Creating Care: Art and Medicine in US Hospitals is an ethnographic study of the creative, expressive, and art-making activities occurring in hospitals across the United States. Marlaine Figueroa Gray explores how art programming intersects with medical care in US hospitals, sharing the insights of those who facilitate, participate, and support these creative activities as well as the objectives, values, and functions of these offerings. Figueroa Gray illustrates how hospital creative arts programs model care that includes both those in need of healing and those who heal.
Marlaine Figueroa Gray is medical anthropologist at Kaiser Permanente Washington Research Institute and affiliate professor at the University of Washington.
Chapter 1: Creative Practices, Care Practices
Chapter 2: A Brief History of Art and Medicine
Chapter 3: Proving Art Works: Evidence and Values Underlying Creative Arts Activities
Chapter 4: “It’s Many Different Things”: Creative Arts Activities as Moments of Disruption
Chapter 5: The Root of Healing: Community and Connection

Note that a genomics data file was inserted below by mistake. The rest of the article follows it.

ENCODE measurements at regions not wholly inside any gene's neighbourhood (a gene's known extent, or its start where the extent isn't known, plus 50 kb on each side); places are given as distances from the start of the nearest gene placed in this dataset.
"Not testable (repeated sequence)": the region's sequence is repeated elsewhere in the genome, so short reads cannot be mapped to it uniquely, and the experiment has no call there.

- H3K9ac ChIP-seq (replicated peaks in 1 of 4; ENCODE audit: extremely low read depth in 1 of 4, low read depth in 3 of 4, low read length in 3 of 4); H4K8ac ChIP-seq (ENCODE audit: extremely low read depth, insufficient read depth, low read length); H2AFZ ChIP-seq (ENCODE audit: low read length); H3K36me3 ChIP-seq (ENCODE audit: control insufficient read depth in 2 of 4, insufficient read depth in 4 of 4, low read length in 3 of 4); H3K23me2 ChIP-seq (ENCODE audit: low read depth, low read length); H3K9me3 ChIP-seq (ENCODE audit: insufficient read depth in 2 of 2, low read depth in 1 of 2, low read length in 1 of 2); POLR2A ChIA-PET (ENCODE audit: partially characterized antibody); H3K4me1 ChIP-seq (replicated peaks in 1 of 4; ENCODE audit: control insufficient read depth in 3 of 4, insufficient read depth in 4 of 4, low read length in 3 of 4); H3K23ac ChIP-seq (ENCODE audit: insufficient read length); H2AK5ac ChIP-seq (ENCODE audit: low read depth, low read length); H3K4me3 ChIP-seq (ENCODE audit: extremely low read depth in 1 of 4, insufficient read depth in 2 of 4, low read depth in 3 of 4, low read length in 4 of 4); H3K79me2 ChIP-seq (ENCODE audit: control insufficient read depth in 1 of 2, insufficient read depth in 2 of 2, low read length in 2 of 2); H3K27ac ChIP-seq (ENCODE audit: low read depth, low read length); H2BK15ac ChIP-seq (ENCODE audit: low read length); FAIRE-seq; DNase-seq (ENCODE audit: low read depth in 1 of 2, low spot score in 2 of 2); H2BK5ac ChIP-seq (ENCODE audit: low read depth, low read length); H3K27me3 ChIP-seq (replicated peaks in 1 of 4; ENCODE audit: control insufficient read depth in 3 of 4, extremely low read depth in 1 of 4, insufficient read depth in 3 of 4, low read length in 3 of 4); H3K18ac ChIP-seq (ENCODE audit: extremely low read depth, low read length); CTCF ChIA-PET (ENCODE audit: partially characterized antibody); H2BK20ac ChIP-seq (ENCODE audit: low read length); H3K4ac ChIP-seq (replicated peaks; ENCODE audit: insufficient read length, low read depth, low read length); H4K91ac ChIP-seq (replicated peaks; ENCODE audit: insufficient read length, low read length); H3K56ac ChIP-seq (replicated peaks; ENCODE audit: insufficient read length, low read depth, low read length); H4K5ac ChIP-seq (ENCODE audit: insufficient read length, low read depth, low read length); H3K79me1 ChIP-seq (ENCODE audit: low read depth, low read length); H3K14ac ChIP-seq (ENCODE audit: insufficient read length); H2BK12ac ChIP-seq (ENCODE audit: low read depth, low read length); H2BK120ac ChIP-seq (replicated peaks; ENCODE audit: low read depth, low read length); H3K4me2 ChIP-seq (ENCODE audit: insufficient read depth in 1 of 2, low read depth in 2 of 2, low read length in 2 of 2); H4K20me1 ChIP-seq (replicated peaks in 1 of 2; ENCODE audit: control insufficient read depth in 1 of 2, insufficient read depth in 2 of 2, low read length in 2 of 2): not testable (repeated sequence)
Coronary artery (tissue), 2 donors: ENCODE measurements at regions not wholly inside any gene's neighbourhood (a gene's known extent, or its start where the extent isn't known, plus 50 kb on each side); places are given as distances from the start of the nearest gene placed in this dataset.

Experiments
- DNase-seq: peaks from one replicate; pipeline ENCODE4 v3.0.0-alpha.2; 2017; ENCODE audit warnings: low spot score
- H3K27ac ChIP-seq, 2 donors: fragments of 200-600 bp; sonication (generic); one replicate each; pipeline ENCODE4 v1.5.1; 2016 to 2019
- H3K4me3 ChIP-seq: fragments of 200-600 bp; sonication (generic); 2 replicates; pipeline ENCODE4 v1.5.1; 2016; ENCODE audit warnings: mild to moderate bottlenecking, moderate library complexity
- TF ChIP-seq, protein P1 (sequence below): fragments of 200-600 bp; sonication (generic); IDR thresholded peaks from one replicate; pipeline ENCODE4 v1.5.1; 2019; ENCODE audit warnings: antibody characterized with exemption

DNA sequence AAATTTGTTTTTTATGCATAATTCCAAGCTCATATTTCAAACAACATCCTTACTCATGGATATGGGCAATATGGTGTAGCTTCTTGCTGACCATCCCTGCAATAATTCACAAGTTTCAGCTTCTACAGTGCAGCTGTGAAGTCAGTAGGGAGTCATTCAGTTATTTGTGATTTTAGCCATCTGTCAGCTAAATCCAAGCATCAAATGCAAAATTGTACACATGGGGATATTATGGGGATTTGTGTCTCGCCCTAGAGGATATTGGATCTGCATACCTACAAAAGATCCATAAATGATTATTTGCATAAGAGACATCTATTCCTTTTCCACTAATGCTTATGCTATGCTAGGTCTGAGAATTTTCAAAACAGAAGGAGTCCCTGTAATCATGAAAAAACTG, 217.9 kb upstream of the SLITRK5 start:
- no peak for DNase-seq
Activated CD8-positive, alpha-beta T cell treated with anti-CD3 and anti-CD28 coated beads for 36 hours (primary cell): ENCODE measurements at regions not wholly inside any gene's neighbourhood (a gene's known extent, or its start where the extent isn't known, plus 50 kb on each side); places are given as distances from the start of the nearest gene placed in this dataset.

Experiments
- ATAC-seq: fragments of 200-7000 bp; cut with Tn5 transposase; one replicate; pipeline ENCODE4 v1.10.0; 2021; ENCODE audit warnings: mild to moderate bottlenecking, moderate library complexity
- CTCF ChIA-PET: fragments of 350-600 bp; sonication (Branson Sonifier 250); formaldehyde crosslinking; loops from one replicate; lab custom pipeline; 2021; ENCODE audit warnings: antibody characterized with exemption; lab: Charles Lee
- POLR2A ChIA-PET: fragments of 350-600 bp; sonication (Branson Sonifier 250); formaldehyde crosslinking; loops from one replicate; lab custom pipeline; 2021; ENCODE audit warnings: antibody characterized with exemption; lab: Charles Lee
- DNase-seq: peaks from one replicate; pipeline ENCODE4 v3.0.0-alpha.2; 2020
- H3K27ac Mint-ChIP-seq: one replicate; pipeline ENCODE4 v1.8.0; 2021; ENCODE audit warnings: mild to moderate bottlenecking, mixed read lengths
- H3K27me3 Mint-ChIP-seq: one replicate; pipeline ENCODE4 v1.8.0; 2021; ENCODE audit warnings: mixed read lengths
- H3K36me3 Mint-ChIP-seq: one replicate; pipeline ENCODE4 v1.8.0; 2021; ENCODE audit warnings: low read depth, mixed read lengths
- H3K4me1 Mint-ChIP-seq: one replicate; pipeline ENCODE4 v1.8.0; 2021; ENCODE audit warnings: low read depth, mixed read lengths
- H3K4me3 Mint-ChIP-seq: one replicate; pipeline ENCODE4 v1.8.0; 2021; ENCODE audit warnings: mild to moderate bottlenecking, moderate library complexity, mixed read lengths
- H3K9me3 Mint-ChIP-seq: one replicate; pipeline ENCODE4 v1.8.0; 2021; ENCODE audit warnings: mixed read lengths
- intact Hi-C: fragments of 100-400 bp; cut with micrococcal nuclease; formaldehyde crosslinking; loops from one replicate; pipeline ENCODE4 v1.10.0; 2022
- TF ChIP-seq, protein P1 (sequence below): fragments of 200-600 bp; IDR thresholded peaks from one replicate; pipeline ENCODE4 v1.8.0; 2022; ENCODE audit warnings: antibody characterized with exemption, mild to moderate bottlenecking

Chapter 6: Accompaniment and Legacy: Creative Activities at and Through the End of Life
In contemporary medicine, the power of art and poetry to heal has only recently become a subject of scholarly investigation. Marlaine Figueroa Gray’s masterful study, Creating Care, breaks new ground in exploring the concept and practice of art therapy in American hospitals. Her book is a seminal work in understanding the therapeutic value of creative art.
Creating Care offers an insightful and rich exploration of the relationship between the arts and medicine from an anthropological perspective. It's a valuable contribution to the arts in the health field and a genuine pleasure to read.
I am encouraged by the size and scale of this study and excited by it going out into the world. There is a great need in the field of arts in health for texts such as this that illuminate the unique contributions and intrinsic value of the visual, literary and performing arts in palliative care, specifically, from the patient and their loved ones to healthcare providers and healthcare organizations.
For more information, see the author's discussion about the book on The Conversation.